This thesis consists of three scientific publications that use machine learning methods to understand industrial processes that were designed to improve environmental quality. The work contributes to efforts to make numerical models for simulation and process control that can be applied to improve equipment designs and process performance.
Chapter 1 reports the analysis of data obtained from continuous torrefaction trials conducted in an integrated pilot plant. The purpose of the work was to gain insights into the process behavior that might be useful in the conception of a process controller that aims to obtain a product having a high and constant calorific value from heterogeneous raw biomass having a low and fluctuating calorific value.
Chapter 2 reports the development of artificial neural network predictive models of data acquired during 12 months of operation of an anaerobic digester treating food wastes. The purpose of the work was to make a predictive model to map process performance, evaluated in terms of CH4 production, to measurable operational parameters. The models were then assessed for use as decision tools to control the digester feeding rate.
Chapter 3 reports the development of a problem-solving approach and a simulation tool for use in designing upflow anaerobic filters (UAF) for wastewater treatment. A multi-layer perceptron (MLP) artificial neural network model was used to run simulations of different design values of the UAF packing diameter, packing material type and the bioreactor height to diameter ratio. The ranked results of simulation were used to select the optimal design values.
Big old companies surprisingly often fail to seize the opportunities that come with new digital technologies. These well-established “incumbent” organisations do not generally lack financial resources for digital innovation. Nor do they lack ideas for new digital products, processes, and services. Rather, their challenge lies in successfully managing the development of digital ideas, especially the digital ideas that come from employees who have only limited IT skills – so-called “non-IT employees”.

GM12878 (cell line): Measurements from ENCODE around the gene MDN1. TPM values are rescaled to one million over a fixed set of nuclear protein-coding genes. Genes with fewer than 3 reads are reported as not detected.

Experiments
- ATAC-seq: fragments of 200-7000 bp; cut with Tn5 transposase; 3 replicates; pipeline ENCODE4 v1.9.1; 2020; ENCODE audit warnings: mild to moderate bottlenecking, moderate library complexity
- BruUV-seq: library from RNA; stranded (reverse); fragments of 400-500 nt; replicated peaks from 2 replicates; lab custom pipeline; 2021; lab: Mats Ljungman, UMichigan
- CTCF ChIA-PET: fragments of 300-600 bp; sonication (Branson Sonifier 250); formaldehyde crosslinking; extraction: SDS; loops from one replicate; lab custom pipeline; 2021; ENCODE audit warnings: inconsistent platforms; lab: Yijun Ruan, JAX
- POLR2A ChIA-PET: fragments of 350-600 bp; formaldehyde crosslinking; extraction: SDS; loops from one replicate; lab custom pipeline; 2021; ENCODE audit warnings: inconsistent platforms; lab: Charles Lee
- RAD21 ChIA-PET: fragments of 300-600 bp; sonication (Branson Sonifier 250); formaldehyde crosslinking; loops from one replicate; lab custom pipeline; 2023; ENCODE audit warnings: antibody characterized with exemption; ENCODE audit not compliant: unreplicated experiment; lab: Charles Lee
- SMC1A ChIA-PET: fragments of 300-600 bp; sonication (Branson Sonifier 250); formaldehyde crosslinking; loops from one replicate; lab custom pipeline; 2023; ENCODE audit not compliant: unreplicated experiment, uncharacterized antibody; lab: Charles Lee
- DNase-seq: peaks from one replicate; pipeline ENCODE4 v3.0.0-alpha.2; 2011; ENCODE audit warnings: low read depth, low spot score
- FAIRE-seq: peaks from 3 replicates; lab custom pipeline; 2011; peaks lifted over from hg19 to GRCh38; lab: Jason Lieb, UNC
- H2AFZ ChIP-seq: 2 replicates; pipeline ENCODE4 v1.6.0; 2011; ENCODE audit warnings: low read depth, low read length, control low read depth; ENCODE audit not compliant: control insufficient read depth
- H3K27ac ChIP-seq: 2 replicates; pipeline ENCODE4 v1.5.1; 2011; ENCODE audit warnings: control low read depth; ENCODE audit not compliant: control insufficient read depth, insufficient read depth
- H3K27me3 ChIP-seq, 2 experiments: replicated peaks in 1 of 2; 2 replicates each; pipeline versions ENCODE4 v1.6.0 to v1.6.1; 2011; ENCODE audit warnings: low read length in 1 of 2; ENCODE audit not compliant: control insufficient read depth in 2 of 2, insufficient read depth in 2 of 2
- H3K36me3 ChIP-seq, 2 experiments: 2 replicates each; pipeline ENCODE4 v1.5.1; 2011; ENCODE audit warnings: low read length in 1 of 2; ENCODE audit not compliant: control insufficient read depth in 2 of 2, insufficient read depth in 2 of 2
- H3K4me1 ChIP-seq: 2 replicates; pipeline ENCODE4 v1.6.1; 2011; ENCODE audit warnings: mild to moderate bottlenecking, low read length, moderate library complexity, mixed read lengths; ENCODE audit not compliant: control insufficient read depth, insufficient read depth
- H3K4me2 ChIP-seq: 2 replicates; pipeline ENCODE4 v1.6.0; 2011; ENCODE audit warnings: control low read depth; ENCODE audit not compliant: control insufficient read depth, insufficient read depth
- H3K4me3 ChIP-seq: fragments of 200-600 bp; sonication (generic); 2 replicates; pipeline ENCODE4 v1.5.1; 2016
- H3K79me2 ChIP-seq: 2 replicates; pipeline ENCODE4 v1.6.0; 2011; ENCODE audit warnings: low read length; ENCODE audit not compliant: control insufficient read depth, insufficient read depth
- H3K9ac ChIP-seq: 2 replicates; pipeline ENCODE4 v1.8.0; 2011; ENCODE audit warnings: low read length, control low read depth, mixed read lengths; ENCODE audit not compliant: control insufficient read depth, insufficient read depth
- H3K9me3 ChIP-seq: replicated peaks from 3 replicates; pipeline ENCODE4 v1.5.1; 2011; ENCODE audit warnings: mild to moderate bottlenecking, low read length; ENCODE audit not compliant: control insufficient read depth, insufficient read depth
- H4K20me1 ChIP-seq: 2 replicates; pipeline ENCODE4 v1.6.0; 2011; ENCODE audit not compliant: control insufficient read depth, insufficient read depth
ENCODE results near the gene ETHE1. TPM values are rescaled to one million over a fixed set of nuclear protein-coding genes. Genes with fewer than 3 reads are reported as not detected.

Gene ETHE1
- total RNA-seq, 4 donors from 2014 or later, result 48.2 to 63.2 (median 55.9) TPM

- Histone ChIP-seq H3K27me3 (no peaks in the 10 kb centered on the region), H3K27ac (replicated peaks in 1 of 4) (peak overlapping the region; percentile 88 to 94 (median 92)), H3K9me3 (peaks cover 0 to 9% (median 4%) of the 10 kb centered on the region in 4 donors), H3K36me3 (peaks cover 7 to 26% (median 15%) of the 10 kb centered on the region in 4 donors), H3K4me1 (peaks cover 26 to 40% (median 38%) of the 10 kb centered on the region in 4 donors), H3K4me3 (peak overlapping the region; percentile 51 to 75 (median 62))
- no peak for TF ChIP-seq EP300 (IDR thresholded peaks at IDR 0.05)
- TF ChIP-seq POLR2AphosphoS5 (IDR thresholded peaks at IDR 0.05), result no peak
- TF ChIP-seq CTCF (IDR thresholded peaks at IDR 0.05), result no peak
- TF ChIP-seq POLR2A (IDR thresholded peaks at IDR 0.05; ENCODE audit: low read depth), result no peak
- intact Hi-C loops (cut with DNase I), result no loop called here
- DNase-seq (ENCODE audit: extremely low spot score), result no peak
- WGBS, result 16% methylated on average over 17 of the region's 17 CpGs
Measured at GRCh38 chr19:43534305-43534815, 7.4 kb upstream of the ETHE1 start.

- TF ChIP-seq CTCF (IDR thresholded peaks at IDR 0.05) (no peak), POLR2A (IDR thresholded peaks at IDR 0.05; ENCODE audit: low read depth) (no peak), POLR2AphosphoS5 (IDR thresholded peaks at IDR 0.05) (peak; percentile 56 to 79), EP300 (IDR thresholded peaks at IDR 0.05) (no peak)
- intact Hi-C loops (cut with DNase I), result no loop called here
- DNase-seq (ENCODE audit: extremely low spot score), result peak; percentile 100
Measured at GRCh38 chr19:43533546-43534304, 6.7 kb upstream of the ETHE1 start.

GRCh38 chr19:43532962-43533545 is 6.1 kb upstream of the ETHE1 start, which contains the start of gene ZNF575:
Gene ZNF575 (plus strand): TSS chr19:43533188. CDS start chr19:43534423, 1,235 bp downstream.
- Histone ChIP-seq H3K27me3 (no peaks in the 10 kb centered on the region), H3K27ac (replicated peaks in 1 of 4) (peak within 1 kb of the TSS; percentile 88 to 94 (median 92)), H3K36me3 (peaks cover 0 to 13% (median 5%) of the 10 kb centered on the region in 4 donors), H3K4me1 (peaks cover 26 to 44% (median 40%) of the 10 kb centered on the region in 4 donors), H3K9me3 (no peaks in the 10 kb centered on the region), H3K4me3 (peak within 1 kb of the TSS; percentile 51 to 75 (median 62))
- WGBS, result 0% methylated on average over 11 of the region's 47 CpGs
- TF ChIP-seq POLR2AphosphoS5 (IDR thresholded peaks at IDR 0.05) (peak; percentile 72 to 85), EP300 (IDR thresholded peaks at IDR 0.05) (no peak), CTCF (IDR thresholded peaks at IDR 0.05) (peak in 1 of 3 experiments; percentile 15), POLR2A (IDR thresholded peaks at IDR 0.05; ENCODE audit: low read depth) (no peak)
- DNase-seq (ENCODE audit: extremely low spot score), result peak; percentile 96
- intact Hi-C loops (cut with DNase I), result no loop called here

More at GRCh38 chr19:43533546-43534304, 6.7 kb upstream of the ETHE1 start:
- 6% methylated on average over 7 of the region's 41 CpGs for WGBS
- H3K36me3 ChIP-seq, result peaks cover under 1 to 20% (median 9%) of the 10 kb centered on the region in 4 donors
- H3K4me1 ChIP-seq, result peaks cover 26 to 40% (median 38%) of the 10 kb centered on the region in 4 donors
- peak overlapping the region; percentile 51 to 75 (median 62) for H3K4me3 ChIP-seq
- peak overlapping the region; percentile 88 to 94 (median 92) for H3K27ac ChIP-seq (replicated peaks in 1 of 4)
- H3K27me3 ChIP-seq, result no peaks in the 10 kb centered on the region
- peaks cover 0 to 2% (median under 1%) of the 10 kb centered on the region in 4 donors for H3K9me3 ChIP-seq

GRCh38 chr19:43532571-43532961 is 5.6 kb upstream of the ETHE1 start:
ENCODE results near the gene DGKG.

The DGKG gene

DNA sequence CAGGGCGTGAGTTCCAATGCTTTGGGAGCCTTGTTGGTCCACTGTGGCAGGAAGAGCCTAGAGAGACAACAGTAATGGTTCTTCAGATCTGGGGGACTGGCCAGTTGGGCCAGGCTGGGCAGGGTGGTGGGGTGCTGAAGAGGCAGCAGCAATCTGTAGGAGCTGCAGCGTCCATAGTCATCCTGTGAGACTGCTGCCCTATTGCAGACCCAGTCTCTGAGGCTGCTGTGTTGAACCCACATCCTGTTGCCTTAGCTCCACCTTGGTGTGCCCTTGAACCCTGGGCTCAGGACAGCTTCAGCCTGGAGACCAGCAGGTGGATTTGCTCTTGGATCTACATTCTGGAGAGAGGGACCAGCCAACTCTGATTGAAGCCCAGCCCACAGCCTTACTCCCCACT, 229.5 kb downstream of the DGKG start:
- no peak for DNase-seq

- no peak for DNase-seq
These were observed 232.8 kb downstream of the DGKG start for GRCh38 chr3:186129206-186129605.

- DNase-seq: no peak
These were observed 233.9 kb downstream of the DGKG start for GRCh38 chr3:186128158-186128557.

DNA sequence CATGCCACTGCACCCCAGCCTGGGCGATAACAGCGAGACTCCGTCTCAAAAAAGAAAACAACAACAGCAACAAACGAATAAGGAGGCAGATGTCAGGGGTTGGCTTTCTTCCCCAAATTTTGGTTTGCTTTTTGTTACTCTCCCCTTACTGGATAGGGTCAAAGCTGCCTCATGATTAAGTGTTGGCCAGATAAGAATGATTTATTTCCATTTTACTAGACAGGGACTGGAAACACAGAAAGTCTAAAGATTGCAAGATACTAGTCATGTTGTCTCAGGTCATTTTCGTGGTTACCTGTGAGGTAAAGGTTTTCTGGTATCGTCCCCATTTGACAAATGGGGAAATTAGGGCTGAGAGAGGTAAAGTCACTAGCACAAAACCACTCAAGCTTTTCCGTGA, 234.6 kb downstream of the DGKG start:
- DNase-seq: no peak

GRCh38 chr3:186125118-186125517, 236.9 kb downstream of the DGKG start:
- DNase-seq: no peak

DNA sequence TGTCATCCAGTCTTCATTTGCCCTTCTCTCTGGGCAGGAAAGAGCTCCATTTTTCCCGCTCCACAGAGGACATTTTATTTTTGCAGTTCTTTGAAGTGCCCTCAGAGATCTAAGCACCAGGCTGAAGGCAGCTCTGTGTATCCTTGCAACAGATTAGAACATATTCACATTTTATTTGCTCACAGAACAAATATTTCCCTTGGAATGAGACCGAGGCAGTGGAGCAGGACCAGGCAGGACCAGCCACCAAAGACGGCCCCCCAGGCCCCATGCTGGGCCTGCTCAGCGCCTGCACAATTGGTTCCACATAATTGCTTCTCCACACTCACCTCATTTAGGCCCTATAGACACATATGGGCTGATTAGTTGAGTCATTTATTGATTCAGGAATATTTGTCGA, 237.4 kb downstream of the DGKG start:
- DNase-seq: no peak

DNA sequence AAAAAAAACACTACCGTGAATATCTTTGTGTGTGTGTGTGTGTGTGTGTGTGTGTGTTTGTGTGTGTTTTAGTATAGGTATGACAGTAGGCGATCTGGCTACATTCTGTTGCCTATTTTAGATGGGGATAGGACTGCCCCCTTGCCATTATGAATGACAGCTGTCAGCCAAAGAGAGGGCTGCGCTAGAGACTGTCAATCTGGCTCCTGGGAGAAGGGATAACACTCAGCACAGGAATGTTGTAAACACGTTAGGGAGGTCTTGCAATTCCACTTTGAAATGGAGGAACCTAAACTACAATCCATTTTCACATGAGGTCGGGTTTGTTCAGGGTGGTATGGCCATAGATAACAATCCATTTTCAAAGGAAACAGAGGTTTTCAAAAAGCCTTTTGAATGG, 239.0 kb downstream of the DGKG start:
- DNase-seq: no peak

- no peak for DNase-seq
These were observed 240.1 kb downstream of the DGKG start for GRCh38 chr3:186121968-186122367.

This thesis describes our findings from studying incumbent organisations that support non-IT employees in creating digital innovation. We identify three types of calls for ideas—formal, informal, and mixed—that enable non-IT employees to contribute their knowledge, skills, and creativity to the initiation of digital innovation. We find that the success of these calls for ideas relies on the careful orchestration of organisational competences, managerial processes, and individual practices. We describe how a big old company can leverage these elements to better navigate the initiation of digital innovation.
Incumbent organisations face a challenge to simultaneously explore external technologies and knowledge to develop new revenue sources and exploit their existing assets and capabilities to secure existing revenue streams. Exploration and developing digital innovations call for new skills and flexible processes that allow for experimentation, iteration, and even failure, which can be stand in stark contrast to the accumulated skills and processes that have been refined for exploitation over the years. As a remedy, some organisations are choosing to move digital innovation activities into separate organisational units and toward the peripheries of the organisation. This can however hamper access to the existing knowledge base and capabilities in the rest of the organisation. To mitigate this, previous research has highlighted integration: a collaboration process to combine newly explored knowledge with existing knowledge and assets to develop digital innovation outputs. As yet, few research projects have focused specifically on understanding how distinct integration mechanisms can be used to join exploration and exploitation efforts to maximise the value of digital innovation outputs. Anchored in ambidexterity and digital innovation literature and based on qualitative data, we argue that incumbent organisations need to put in place formal integration mechanisms rather than relying on spontaneous knowledge exchange between explorative and exploitative activities. In terms of organisational units dedicated to digital innovation, we put forth the notion that solely setting up such a unit is unlikely to be sufficient as a performance boosting action but that the integration of such units must be carefully considered and managed at multiple levels, from senior management to individual employees’ behaviours.